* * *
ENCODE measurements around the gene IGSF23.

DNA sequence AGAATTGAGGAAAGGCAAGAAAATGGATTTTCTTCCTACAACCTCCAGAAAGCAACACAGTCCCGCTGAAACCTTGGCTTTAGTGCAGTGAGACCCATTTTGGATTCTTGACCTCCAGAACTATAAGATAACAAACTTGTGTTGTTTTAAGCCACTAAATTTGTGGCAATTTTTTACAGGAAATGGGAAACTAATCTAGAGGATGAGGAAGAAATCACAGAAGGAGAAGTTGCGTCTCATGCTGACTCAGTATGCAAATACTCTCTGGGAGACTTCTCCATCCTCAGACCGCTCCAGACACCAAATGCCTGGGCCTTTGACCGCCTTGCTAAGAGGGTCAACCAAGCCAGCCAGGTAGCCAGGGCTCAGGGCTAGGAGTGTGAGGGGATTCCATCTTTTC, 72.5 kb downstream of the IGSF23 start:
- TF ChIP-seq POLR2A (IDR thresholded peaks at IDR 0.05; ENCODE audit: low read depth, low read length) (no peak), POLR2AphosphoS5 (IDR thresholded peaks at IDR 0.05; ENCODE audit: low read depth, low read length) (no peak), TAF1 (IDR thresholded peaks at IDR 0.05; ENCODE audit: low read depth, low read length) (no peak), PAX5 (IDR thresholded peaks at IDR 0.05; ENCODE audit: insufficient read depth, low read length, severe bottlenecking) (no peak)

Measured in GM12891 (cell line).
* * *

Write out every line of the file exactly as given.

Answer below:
ENCODE measurements around the gene IGSF23.

DNA sequence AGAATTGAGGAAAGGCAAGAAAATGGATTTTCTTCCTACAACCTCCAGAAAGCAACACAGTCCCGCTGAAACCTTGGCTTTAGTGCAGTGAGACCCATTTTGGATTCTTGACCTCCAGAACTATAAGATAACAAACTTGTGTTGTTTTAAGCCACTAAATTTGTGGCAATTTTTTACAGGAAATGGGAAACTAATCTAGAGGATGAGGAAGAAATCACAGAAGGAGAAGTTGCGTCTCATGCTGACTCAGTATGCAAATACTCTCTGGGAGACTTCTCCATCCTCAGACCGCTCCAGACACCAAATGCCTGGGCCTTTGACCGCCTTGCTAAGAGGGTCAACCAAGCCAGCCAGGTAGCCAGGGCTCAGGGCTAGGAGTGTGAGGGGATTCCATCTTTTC, 72.5 kb downstream of the IGSF23 start:
- TF ChIP-seq POLR2A (IDR thresholded peaks at IDR 0.05; ENCODE audit: low read depth, low read length) (no peak), POLR2AphosphoS5 (IDR thresholded peaks at IDR 0.05; ENCODE audit: low read depth, low read length) (no peak), TAF1 (IDR thresholded peaks at IDR 0.05; ENCODE audit: low read depth, low read length) (no peak), PAX5 (IDR thresholded peaks at IDR 0.05; ENCODE audit: insufficient read depth, low read length, severe bottlenecking) (no peak)

Measured in GM12891 (cell line).